Instead of green onions, in okonomiyaki you’ll get cabbage, pork, or seafood. Okonomiyaki a staple of the Osaka region and is made with batter and fried on a griddle like a pancake.


There are quite a few great spots to find tasty okonomiyaki in Osaka. One of the top okonomiyaki restaurants in Osaka is Chibo. It has quite a few locations throughout the city.

You may have started to notice that most of the top foods in Osaka are made with batter. These foods are called Konamono. Most Osakaites have their own favourite recipes that they often prepare at home.

While you can fill the inside of the food with almost anything, cabbage and meat are usually the main ingredients.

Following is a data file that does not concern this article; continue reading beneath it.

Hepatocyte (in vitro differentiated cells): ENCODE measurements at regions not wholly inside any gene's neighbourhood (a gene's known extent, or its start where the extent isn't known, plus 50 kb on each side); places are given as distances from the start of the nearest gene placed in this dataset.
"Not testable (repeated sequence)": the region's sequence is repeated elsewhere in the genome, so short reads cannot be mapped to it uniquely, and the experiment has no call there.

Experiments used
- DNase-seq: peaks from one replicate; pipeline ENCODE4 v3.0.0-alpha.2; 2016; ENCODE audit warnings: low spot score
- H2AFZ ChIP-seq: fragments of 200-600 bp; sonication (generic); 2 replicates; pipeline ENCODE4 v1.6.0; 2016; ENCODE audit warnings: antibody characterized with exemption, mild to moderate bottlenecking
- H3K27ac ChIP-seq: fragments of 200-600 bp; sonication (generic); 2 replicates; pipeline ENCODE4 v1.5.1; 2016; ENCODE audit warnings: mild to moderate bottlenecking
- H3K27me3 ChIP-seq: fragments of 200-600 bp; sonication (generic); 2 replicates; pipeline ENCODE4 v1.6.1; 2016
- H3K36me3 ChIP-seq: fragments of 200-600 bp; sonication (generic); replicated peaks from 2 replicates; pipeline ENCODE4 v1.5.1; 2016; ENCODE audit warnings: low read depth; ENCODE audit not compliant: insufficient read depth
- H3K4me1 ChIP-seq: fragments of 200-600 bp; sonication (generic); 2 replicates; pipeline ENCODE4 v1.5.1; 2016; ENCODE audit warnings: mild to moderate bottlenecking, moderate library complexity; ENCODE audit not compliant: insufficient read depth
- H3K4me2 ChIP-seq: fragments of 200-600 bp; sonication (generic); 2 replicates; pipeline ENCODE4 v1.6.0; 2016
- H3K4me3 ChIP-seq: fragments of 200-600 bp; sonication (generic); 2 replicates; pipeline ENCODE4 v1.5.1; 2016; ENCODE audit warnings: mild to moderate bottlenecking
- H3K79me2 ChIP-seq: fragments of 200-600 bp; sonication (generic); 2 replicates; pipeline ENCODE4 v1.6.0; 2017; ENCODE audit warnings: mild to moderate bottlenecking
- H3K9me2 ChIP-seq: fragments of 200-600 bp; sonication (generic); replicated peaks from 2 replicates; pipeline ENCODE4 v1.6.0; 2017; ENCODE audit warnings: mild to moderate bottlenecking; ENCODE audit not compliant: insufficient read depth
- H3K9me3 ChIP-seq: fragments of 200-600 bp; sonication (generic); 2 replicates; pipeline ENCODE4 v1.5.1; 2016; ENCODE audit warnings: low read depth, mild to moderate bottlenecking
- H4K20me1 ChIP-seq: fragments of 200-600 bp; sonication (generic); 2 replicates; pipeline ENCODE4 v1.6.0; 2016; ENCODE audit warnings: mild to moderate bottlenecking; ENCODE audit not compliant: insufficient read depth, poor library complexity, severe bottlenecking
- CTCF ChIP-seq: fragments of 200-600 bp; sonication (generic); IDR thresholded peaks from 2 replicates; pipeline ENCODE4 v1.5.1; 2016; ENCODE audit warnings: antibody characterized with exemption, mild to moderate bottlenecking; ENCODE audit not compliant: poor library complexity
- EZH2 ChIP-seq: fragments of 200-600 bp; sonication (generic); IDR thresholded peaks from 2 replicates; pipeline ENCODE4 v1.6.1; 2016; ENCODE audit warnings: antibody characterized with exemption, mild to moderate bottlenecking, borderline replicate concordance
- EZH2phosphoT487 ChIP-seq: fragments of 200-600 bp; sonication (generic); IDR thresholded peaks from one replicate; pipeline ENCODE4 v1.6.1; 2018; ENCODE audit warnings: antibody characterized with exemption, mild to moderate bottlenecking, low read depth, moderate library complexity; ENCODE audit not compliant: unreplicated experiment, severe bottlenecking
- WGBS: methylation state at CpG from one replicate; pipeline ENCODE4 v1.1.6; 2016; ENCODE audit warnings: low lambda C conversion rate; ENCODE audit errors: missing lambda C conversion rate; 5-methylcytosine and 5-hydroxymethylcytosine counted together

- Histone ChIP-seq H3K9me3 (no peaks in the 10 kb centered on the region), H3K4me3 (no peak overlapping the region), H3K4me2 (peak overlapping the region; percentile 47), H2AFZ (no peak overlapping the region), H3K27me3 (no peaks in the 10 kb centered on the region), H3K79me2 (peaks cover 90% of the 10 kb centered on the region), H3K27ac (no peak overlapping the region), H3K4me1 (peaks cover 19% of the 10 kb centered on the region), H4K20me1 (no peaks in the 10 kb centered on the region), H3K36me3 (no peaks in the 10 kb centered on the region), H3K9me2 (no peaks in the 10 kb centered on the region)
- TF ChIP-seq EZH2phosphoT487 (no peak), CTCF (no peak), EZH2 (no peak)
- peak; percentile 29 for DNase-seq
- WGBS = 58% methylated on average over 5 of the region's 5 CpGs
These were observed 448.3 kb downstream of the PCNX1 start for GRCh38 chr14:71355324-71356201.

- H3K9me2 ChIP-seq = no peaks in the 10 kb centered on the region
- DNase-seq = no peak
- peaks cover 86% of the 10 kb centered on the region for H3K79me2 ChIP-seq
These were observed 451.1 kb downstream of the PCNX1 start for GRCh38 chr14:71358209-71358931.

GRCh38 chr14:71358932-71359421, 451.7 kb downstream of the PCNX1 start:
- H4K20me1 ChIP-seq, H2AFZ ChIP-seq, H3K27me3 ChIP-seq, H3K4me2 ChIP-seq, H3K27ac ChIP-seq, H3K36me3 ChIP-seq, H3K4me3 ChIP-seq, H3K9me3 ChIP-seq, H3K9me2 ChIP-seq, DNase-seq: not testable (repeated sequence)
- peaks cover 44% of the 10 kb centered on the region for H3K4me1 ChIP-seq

Yakiniku should seem more familiar to Western travellers. Most simply, it’s described as thinly sliced grilled meat. This food originally referred to as Western-style barbecue meats. You’ll find yakiniku in restaurants that offer self-service barbecue.


While it’s inspired by Western barbecue, yakiniku is most popular among Korean people who live in Osaka. In fact, you’ll find many Korean restaurants that serve this dish, especially in the largest Koreatown in the area.

The most recommended destination for mouth-watering yakiniku is Tsuruichi in Tsuruhashi. If you plan to go on a weekday, note that the restaurant is closed between 3pm and 4pm each afternoon.